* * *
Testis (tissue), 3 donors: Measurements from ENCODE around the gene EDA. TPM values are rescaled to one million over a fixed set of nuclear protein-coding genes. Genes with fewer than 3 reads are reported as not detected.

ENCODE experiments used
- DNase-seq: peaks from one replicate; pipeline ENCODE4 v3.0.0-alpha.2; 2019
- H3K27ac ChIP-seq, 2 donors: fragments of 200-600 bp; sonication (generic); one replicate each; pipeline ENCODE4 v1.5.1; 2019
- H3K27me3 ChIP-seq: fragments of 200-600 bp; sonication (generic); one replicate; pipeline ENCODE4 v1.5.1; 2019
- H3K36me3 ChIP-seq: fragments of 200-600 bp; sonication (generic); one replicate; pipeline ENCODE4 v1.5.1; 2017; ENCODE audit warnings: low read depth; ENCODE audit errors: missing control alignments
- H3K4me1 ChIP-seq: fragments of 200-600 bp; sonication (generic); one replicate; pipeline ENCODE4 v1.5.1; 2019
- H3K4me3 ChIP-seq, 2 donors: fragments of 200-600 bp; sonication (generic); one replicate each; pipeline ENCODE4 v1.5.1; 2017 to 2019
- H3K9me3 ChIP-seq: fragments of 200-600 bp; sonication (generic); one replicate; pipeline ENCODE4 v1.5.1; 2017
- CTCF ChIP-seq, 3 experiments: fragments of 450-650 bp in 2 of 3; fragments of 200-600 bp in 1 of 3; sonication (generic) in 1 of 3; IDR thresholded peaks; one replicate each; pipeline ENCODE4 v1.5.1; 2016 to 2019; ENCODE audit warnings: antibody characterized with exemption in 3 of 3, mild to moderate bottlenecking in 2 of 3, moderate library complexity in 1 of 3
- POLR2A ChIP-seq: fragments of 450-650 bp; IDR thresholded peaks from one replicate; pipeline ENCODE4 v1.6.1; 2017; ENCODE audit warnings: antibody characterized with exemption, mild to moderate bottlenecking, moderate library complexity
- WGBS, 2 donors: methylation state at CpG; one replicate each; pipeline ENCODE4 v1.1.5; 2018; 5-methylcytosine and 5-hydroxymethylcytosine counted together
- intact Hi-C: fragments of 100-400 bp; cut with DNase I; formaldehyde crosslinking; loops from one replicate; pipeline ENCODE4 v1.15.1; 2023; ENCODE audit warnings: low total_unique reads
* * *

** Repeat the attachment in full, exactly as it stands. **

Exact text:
Testis (tissue), 3 donors: Measurements from ENCODE around the gene EDA. TPM values are rescaled to one million over a fixed set of nuclear protein-coding genes. Genes with fewer than 3 reads are reported as not detected.

ENCODE experiments used
- DNase-seq: peaks from one replicate; pipeline ENCODE4 v3.0.0-alpha.2; 2019
- H3K27ac ChIP-seq, 2 donors: fragments of 200-600 bp; sonication (generic); one replicate each; pipeline ENCODE4 v1.5.1; 2019
- H3K27me3 ChIP-seq: fragments of 200-600 bp; sonication (generic); one replicate; pipeline ENCODE4 v1.5.1; 2019
- H3K36me3 ChIP-seq: fragments of 200-600 bp; sonication (generic); one replicate; pipeline ENCODE4 v1.5.1; 2017; ENCODE audit warnings: low read depth; ENCODE audit errors: missing control alignments
- H3K4me1 ChIP-seq: fragments of 200-600 bp; sonication (generic); one replicate; pipeline ENCODE4 v1.5.1; 2019
- H3K4me3 ChIP-seq, 2 donors: fragments of 200-600 bp; sonication (generic); one replicate each; pipeline ENCODE4 v1.5.1; 2017 to 2019
- H3K9me3 ChIP-seq: fragments of 200-600 bp; sonication (generic); one replicate; pipeline ENCODE4 v1.5.1; 2017
- CTCF ChIP-seq, 3 experiments: fragments of 450-650 bp in 2 of 3; fragments of 200-600 bp in 1 of 3; sonication (generic) in 1 of 3; IDR thresholded peaks; one replicate each; pipeline ENCODE4 v1.5.1; 2016 to 2019; ENCODE audit warnings: antibody characterized with exemption in 3 of 3, mild to moderate bottlenecking in 2 of 3, moderate library complexity in 1 of 3
- POLR2A ChIP-seq: fragments of 450-650 bp; IDR thresholded peaks from one replicate; pipeline ENCODE4 v1.6.1; 2017; ENCODE audit warnings: antibody characterized with exemption, mild to moderate bottlenecking, moderate library complexity
- WGBS, 2 donors: methylation state at CpG; one replicate each; pipeline ENCODE4 v1.1.5; 2018; 5-methylcytosine and 5-hydroxymethylcytosine counted together
- intact Hi-C: fragments of 100-400 bp; cut with DNase I; formaldehyde crosslinking; loops from one replicate; pipeline ENCODE4 v1.15.1; 2023; ENCODE audit warnings: low total_unique reads